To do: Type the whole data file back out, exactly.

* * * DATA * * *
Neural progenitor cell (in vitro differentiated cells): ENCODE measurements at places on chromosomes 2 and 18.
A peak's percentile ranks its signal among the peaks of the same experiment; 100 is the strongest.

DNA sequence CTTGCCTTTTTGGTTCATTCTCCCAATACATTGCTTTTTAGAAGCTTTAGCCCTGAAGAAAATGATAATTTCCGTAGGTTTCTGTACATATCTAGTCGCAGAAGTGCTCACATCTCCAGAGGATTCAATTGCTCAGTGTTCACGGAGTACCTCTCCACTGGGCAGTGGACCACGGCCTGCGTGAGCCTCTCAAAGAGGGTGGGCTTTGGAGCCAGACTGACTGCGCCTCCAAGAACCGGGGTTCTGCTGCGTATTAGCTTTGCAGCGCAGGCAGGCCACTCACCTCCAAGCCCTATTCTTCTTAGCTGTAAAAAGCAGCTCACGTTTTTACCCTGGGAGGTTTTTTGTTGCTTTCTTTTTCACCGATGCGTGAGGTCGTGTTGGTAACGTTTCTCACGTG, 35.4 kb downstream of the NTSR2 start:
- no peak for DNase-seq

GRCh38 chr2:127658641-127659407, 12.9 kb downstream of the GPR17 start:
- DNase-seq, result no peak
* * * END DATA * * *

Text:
Neural progenitor cell (in vitro differentiated cells): ENCODE measurements at places on chromosomes 2 and 18.
A peak's percentile ranks its signal among the peaks of the same experiment; 100 is the strongest.

DNA sequence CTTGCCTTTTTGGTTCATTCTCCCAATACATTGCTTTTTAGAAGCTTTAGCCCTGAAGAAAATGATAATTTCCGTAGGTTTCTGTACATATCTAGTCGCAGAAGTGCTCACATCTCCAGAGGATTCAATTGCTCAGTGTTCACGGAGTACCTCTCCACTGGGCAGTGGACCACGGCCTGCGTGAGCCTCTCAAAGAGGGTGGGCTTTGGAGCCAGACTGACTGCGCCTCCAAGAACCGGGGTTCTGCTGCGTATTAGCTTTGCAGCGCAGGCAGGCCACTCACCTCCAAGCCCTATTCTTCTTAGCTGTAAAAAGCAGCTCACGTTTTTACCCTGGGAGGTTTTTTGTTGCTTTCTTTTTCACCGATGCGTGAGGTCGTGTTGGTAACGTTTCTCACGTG, 35.4 kb downstream of the NTSR2 start:
- no peak for DNase-seq

GRCh38 chr2:127658641-127659407, 12.9 kb downstream of the GPR17 start:
- DNase-seq, result no peak